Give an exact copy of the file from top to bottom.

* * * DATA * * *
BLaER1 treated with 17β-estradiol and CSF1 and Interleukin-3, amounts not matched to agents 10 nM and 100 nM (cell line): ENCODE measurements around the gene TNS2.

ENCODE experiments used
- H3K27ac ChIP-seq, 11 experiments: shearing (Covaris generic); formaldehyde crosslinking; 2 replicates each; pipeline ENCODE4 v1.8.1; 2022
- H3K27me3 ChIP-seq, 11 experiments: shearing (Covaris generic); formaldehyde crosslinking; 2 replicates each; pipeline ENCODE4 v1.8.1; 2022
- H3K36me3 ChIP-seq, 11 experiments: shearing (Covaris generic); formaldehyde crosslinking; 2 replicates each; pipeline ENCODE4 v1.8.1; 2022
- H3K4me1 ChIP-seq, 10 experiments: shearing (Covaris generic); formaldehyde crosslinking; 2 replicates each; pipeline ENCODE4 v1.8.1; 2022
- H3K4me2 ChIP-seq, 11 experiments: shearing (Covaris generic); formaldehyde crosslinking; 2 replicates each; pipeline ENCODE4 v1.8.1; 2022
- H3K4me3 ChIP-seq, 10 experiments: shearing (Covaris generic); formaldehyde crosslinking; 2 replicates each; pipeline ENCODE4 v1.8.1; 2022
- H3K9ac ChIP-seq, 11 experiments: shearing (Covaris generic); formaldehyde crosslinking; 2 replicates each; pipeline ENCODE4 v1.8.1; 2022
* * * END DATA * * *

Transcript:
BLaER1 treated with 17β-estradiol and CSF1 and Interleukin-3, amounts not matched to agents 10 nM and 100 nM (cell line): ENCODE measurements around the gene TNS2.

ENCODE experiments used
- H3K27ac ChIP-seq, 11 experiments: shearing (Covaris generic); formaldehyde crosslinking; 2 replicates each; pipeline ENCODE4 v1.8.1; 2022
- H3K27me3 ChIP-seq, 11 experiments: shearing (Covaris generic); formaldehyde crosslinking; 2 replicates each; pipeline ENCODE4 v1.8.1; 2022
- H3K36me3 ChIP-seq, 11 experiments: shearing (Covaris generic); formaldehyde crosslinking; 2 replicates each; pipeline ENCODE4 v1.8.1; 2022
- H3K4me1 ChIP-seq, 10 experiments: shearing (Covaris generic); formaldehyde crosslinking; 2 replicates each; pipeline ENCODE4 v1.8.1; 2022
- H3K4me2 ChIP-seq, 11 experiments: shearing (Covaris generic); formaldehyde crosslinking; 2 replicates each; pipeline ENCODE4 v1.8.1; 2022
- H3K4me3 ChIP-seq, 10 experiments: shearing (Covaris generic); formaldehyde crosslinking; 2 replicates each; pipeline ENCODE4 v1.8.1; 2022
- H3K9ac ChIP-seq, 11 experiments: shearing (Covaris generic); formaldehyde crosslinking; 2 replicates each; pipeline ENCODE4 v1.8.1; 2022